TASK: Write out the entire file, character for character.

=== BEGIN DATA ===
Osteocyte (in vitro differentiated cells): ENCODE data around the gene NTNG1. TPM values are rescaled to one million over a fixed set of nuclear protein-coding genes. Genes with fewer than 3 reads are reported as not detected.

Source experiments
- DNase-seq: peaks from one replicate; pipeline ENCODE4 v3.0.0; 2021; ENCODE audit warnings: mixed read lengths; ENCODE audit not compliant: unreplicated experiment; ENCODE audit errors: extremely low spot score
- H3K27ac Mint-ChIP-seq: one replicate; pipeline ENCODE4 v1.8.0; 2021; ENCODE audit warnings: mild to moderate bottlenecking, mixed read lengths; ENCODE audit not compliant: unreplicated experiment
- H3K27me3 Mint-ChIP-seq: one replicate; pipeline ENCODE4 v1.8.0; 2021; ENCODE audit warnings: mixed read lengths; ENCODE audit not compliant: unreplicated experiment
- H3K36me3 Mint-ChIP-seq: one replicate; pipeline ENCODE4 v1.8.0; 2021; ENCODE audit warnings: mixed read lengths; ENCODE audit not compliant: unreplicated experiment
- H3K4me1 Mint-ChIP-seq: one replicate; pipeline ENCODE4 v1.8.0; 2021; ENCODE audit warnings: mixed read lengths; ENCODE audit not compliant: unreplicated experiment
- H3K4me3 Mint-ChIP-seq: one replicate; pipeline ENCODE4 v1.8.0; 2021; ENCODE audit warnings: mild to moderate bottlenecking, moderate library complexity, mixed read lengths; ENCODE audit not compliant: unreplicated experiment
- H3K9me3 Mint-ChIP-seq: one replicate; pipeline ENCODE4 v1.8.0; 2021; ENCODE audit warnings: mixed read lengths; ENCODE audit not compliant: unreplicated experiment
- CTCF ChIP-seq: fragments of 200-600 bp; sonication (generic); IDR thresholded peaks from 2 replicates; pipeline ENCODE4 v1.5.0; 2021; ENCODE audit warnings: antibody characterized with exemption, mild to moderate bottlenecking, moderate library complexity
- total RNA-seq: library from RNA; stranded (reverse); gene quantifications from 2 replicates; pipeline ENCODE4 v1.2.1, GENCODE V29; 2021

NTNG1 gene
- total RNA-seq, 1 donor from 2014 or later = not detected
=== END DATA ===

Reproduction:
Osteocyte (in vitro differentiated cells): ENCODE data around the gene NTNG1. TPM values are rescaled to one million over a fixed set of nuclear protein-coding genes. Genes with fewer than 3 reads are reported as not detected.

Source experiments
- DNase-seq: peaks from one replicate; pipeline ENCODE4 v3.0.0; 2021; ENCODE audit warnings: mixed read lengths; ENCODE audit not compliant: unreplicated experiment; ENCODE audit errors: extremely low spot score
- H3K27ac Mint-ChIP-seq: one replicate; pipeline ENCODE4 v1.8.0; 2021; ENCODE audit warnings: mild to moderate bottlenecking, mixed read lengths; ENCODE audit not compliant: unreplicated experiment
- H3K27me3 Mint-ChIP-seq: one replicate; pipeline ENCODE4 v1.8.0; 2021; ENCODE audit warnings: mixed read lengths; ENCODE audit not compliant: unreplicated experiment
- H3K36me3 Mint-ChIP-seq: one replicate; pipeline ENCODE4 v1.8.0; 2021; ENCODE audit warnings: mixed read lengths; ENCODE audit not compliant: unreplicated experiment
- H3K4me1 Mint-ChIP-seq: one replicate; pipeline ENCODE4 v1.8.0; 2021; ENCODE audit warnings: mixed read lengths; ENCODE audit not compliant: unreplicated experiment
- H3K4me3 Mint-ChIP-seq: one replicate; pipeline ENCODE4 v1.8.0; 2021; ENCODE audit warnings: mild to moderate bottlenecking, moderate library complexity, mixed read lengths; ENCODE audit not compliant: unreplicated experiment
- H3K9me3 Mint-ChIP-seq: one replicate; pipeline ENCODE4 v1.8.0; 2021; ENCODE audit warnings: mixed read lengths; ENCODE audit not compliant: unreplicated experiment
- CTCF ChIP-seq: fragments of 200-600 bp; sonication (generic); IDR thresholded peaks from 2 replicates; pipeline ENCODE4 v1.5.0; 2021; ENCODE audit warnings: antibody characterized with exemption, mild to moderate bottlenecking, moderate library complexity
- total RNA-seq: library from RNA; stranded (reverse); gene quantifications from 2 replicates; pipeline ENCODE4 v1.2.1, GENCODE V29; 2021

NTNG1 gene
- total RNA-seq, 1 donor from 2014 or later = not detected